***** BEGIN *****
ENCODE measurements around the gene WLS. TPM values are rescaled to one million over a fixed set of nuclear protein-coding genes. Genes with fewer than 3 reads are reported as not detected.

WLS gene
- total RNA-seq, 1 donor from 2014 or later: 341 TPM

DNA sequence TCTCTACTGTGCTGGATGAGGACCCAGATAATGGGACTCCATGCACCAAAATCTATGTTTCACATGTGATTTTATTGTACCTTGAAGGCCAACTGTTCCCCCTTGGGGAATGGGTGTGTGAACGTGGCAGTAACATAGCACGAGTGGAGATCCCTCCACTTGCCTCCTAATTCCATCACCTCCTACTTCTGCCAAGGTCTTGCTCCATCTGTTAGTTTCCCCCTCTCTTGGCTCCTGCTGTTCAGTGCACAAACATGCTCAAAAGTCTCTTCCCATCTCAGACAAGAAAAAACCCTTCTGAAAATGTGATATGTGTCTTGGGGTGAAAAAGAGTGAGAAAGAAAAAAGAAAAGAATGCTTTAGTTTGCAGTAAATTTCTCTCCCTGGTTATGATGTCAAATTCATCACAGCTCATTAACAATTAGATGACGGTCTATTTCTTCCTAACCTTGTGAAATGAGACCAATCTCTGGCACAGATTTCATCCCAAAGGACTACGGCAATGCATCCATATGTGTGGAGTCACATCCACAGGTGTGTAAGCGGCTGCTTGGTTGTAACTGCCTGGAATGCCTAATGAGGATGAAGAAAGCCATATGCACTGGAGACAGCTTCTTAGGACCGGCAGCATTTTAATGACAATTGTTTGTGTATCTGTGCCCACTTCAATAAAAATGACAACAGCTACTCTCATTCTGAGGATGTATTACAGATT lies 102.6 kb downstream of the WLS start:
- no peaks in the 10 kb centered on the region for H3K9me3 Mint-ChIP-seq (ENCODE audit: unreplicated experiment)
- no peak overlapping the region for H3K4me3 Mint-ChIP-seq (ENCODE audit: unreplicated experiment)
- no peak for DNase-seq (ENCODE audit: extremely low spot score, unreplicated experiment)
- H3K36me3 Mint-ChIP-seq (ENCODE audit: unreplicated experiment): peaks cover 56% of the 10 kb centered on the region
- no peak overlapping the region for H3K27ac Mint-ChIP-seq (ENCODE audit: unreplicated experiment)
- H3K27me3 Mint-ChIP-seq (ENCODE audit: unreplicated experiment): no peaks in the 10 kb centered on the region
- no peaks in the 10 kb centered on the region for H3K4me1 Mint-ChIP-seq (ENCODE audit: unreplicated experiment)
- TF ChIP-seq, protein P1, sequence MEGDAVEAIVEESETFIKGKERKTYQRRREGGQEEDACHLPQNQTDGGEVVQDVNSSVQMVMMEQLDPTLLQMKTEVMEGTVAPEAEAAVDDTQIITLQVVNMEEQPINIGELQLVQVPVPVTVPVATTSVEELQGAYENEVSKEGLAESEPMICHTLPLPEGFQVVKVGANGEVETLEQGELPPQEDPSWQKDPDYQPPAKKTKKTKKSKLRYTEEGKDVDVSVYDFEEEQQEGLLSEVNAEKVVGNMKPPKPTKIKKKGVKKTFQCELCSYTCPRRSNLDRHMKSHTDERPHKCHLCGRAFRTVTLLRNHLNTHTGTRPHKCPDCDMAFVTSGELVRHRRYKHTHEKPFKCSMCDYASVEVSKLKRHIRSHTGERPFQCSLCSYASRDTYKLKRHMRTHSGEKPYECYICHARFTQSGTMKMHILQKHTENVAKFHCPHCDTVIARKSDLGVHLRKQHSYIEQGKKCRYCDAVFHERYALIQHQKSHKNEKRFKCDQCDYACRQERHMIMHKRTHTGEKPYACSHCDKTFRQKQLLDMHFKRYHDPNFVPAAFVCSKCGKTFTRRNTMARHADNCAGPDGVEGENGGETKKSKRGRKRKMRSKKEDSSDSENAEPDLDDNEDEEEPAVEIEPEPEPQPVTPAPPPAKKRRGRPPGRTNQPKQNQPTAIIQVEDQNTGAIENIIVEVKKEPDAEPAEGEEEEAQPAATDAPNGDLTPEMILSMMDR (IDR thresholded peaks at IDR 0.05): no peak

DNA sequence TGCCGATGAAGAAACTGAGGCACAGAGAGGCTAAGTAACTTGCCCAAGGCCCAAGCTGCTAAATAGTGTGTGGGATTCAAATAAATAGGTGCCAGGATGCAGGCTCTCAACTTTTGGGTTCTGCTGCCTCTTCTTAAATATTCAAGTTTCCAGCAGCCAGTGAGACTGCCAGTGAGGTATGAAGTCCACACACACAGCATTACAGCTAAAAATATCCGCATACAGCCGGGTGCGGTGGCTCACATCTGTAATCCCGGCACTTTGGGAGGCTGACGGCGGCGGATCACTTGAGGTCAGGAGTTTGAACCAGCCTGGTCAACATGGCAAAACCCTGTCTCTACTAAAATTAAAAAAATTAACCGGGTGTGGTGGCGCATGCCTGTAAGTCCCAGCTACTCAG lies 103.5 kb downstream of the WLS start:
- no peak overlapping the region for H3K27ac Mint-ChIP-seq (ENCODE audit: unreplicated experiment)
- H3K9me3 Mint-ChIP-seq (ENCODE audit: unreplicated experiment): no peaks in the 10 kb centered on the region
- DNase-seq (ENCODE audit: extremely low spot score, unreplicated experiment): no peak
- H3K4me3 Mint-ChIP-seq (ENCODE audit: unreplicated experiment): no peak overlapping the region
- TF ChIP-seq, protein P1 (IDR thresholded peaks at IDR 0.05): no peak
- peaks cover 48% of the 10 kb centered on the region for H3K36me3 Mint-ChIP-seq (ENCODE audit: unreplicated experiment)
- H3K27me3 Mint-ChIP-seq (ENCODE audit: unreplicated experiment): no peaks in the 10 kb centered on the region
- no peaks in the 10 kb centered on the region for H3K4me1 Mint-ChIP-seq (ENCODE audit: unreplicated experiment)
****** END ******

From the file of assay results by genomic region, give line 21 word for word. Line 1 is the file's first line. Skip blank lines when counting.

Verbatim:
- no peaks in the 10 kb centered on the region for H3K4me1 Mint-ChIP-seq (ENCODE audit: unreplicated experiment)